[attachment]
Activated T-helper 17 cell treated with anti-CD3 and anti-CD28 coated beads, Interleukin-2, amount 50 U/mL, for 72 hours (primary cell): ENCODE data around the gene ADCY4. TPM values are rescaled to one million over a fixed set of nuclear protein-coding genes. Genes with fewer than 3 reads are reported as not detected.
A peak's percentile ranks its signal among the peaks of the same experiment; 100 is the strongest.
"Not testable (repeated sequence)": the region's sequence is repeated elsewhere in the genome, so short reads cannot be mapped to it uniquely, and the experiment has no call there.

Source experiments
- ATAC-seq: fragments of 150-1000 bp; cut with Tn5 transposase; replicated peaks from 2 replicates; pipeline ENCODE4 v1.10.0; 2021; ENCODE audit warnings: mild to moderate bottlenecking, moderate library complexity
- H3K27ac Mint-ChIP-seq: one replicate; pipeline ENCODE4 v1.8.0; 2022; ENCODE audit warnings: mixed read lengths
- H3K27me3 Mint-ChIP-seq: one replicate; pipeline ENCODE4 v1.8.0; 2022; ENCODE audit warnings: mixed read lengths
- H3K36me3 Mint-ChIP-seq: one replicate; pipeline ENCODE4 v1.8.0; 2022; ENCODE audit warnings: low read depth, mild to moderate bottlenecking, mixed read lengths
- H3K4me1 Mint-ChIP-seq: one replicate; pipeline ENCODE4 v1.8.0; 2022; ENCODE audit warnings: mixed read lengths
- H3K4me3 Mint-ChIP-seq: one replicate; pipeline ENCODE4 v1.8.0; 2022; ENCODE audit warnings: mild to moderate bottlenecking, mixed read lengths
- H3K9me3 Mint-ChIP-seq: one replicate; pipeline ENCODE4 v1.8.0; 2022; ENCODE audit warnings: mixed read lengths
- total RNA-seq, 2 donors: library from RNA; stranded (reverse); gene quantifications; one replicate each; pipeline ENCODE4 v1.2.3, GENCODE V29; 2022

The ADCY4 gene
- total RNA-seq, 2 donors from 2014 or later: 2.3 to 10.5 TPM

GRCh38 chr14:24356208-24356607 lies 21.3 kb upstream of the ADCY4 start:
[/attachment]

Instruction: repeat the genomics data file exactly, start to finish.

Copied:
Activated T-helper 17 cell treated with anti-CD3 and anti-CD28 coated beads, Interleukin-2, amount 50 U/mL, for 72 hours (primary cell): ENCODE data around the gene ADCY4. TPM values are rescaled to one million over a fixed set of nuclear protein-coding genes. Genes with fewer than 3 reads are reported as not detected.
A peak's percentile ranks its signal among the peaks of the same experiment; 100 is the strongest.
"Not testable (repeated sequence)": the region's sequence is repeated elsewhere in the genome, so short reads cannot be mapped to it uniquely, and the experiment has no call there.

Source experiments
- ATAC-seq: fragments of 150-1000 bp; cut with Tn5 transposase; replicated peaks from 2 replicates; pipeline ENCODE4 v1.10.0; 2021; ENCODE audit warnings: mild to moderate bottlenecking, moderate library complexity
- H3K27ac Mint-ChIP-seq: one replicate; pipeline ENCODE4 v1.8.0; 2022; ENCODE audit warnings: mixed read lengths
- H3K27me3 Mint-ChIP-seq: one replicate; pipeline ENCODE4 v1.8.0; 2022; ENCODE audit warnings: mixed read lengths
- H3K36me3 Mint-ChIP-seq: one replicate; pipeline ENCODE4 v1.8.0; 2022; ENCODE audit warnings: low read depth, mild to moderate bottlenecking, mixed read lengths
- H3K4me1 Mint-ChIP-seq: one replicate; pipeline ENCODE4 v1.8.0; 2022; ENCODE audit warnings: mixed read lengths
- H3K4me3 Mint-ChIP-seq: one replicate; pipeline ENCODE4 v1.8.0; 2022; ENCODE audit warnings: mild to moderate bottlenecking, mixed read lengths
- H3K9me3 Mint-ChIP-seq: one replicate; pipeline ENCODE4 v1.8.0; 2022; ENCODE audit warnings: mixed read lengths
- total RNA-seq, 2 donors: library from RNA; stranded (reverse); gene quantifications; one replicate each; pipeline ENCODE4 v1.2.3, GENCODE V29; 2022

The ADCY4 gene
- total RNA-seq, 2 donors from 2014 or later: 2.3 to 10.5 TPM

GRCh38 chr14:24356208-24356607 lies 21.3 kb upstream of the ADCY4 start: